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Antwerp city breaks

Move over, Bruges… it's Antwerp's time to shine

Your ultimate guide to Antwerp holidays and city breaks

If you're keen to see a new side to Belgium, make a break for Antwerp. There’s nothing twee or chocolate box about this vibrant, unpretentious city on the Scheldt. With a growing reputation as a fashion centre, it's a must for shoppers, while art and architecture aficionados can stroll among baroque masterpieces and Belle Époque mansions. And don't forget the diamonds. Antwerp is the centre of the gem's trade in Europe, so if you're planning to pop the question, where better?

It's easy to travel with Eurostar to Antwerp. Simply book an Any Belgian Station ticket, then switch to a local train when you arrive at Brussels Midi/Zuid.

Things to do in Antwerp

From iconic architecture to tip-top shopping, excellent museums to friendly bars and bistros, Belgium’s second city is buzzing with things to see and do. Don't just take our word for it though. Dodge the crowds in Brussels and Bruges and book a short break in Antwerp to explore for yourself.

Grote Markt

Antwerp's ancient market place is a stunning example of a typical Flemish town square: a cobblestone plaza lined with medieval step-roofed houses.

Don't miss the fountain in the middle, which depicts a local legend showing Brabo, a Roman soldier, throwing the severed hand of a giant, called Antigoon, into the river.

It's said the name Antwerp is derived from the Dutch ‘hand werpen’ (throw a hand) and you'll spot the hand motif everywhere, even down to chocolates and biscuits.

Royal Museum of Fine Arts Antwerpen

Leopold de Waelplaats 2, 2000

After more than ten years of renovation, the KMSKA is back – bigger, brighter and even more beautiful.

If you can take your eyes off the architecture, there are seven centuries of art to explore, from Rubens and van Eyck, to the largest collection of James Ensor and Rik Wouters in the world.

Make sure you save time for a stroll through the new garden, too. Dotted with sculptures, it's a little haven of calm.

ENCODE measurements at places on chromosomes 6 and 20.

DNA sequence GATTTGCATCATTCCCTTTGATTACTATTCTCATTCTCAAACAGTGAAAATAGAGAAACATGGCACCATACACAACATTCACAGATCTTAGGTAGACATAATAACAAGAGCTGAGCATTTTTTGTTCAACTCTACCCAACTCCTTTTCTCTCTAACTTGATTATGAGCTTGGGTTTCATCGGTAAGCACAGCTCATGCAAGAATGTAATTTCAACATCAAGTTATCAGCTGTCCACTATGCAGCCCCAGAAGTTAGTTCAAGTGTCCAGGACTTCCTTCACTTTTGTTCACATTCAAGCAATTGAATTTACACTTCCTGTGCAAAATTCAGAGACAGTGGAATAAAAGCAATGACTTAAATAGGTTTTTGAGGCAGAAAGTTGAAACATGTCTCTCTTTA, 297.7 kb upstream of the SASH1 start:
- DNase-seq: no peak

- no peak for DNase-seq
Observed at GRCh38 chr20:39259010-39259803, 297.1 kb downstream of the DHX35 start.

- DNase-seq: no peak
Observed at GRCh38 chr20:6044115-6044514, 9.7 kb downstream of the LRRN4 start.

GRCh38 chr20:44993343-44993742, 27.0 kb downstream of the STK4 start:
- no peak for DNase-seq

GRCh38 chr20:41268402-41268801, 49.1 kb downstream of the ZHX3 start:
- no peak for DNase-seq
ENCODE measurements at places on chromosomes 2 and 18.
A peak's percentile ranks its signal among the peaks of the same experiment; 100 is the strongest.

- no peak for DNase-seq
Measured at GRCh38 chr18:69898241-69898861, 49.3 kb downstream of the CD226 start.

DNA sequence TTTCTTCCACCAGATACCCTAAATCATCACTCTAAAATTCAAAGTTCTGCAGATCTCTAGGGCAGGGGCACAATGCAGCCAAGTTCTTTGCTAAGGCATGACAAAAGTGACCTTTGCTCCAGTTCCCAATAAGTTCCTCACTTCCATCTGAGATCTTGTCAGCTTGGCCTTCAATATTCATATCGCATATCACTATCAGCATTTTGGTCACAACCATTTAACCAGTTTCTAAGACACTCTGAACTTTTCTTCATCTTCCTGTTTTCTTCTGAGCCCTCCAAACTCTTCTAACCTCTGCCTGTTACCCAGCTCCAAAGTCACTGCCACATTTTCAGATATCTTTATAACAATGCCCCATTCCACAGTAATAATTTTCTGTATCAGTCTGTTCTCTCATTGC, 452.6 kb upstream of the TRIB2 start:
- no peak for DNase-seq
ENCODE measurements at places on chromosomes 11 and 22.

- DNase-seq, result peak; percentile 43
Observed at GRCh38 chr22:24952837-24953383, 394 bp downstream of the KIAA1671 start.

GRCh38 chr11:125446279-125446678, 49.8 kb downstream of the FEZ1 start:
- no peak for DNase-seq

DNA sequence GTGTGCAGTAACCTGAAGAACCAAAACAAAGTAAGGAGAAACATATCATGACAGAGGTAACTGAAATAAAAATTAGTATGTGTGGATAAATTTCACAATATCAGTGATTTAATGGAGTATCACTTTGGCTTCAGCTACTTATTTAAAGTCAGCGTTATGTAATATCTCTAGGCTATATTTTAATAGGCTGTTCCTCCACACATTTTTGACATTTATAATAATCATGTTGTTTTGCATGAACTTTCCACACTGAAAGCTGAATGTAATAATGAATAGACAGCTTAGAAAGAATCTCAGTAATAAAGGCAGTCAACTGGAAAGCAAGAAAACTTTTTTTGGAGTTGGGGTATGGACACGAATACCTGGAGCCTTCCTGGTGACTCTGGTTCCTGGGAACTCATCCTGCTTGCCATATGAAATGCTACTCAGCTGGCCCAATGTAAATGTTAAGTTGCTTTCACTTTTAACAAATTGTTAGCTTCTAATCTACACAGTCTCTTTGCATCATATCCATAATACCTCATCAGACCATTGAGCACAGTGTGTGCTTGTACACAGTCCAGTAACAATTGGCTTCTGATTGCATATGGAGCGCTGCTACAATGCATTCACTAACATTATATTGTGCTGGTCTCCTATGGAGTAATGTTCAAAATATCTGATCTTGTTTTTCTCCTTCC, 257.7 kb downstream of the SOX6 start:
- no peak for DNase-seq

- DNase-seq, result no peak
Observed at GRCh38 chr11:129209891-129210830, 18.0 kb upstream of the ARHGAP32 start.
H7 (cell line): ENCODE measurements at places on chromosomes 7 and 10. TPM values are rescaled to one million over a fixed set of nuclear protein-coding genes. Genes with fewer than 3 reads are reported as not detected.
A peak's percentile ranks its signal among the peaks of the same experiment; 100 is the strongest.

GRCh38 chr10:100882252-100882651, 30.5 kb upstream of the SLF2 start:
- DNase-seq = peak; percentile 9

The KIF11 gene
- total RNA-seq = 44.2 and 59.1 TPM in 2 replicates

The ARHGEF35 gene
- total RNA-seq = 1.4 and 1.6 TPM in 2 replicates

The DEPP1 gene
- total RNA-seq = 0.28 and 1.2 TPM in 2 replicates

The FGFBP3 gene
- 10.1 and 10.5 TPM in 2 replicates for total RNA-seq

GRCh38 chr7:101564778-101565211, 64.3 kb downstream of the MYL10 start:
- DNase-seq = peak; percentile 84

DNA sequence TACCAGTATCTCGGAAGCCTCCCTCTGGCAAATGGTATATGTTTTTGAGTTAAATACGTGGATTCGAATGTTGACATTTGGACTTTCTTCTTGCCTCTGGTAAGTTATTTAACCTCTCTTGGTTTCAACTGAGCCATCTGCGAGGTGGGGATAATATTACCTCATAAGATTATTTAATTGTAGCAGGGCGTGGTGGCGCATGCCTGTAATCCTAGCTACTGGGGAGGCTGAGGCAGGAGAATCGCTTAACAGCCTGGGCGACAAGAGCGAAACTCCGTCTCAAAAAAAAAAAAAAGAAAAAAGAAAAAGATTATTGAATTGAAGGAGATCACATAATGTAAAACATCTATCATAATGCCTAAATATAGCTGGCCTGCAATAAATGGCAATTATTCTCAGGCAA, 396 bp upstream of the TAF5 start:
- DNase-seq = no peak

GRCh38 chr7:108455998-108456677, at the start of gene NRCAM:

Website

MAS

Hanzestedenplaats 1, 2000

Housed in a strikingly modern building in the hip Eilandje docklands area, the Museum aan de Stroom is dedicated to the history of Antwerp.

MAS has a huge collection of exhibits across its ten floors, so there’s plenty to see. Another major draw is the roof terrace with its spectacular views of the city and the port.

Picnicking on the roof or in the glass ‘boulevard’ that winds its way up through the building is actively encouraged, so bring some snacks and borrow a free rug from reception.

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Zurenborg

Home to Cogels-Osylei, the city's most beautiful street, this pretty district is an art nouveau-lover's dream.

Hop on a tram to Berchem and pick up a walking guide at the station, then take your time strolling among Antwerp's lovingly preserved Belle Époque buildings.

For a pit-stop, drop in at one of the friendly restaurants or bars dotted around the edge of Dageraadplaats. Our favourite is laidback Café ZeeZicht.

Website

Shop till you drop

Boasting both local and international names, Nationalestraat is the city’s most stylish street, while neighbouring Kammenstraat has an edgier feel, with its denim, skate and sneaker stores.

For antique-seekers, Kloosterstraat is lined with fascinating shops selling everything from 70s ceramics to art deco chandeliers, via vintage postcards and classic vinyl.

Foodies should make a beeline for Wilde Zee to dip in and out of excellent delis, chocolatiers and bakeries like Philip's Biscuits. Make time too for a light, crunchy lacquemant – the addictive, syrupy sister of the traditional Belgian waffle.

Best insider tips for Antwerp

Sip a seefbier – following a revival in 2012, this pale, 19th-century beer is booming again in Antwerp. Independent Antwerpse Brouw Compagnie is a great place to have a quick snifter, along with a guided tour of the brewery.

Shop on a Saturday – shops in Antwerp are shut on all but the first Sunday of the month, so if you're only in town for a weekend, make sure you get your retail fix on the Saturday.

Buy tram tickets in advance – paying as you board costs more, so get your tickets beforehand at a supermarket, newsagent or the vending machine at the stop.

Best restaurants in Antwerp

Whether you're into fine dining or traditional dishes, tasty cakes and coffee, or Asian food and incredible cocktails, the city's not short of places to eat. If you're wondering where to eat in Antwerp, we've picked a few of our favourites to whet your appetite.

Moss

Volkstraat 11, 2000

At the northern end of Volkstraat, this small but charismatic café punches well above its weight.

A giant coffee machine hums on the white-tiled counter, producing brews with beans from local micro coffee roasters, Andy.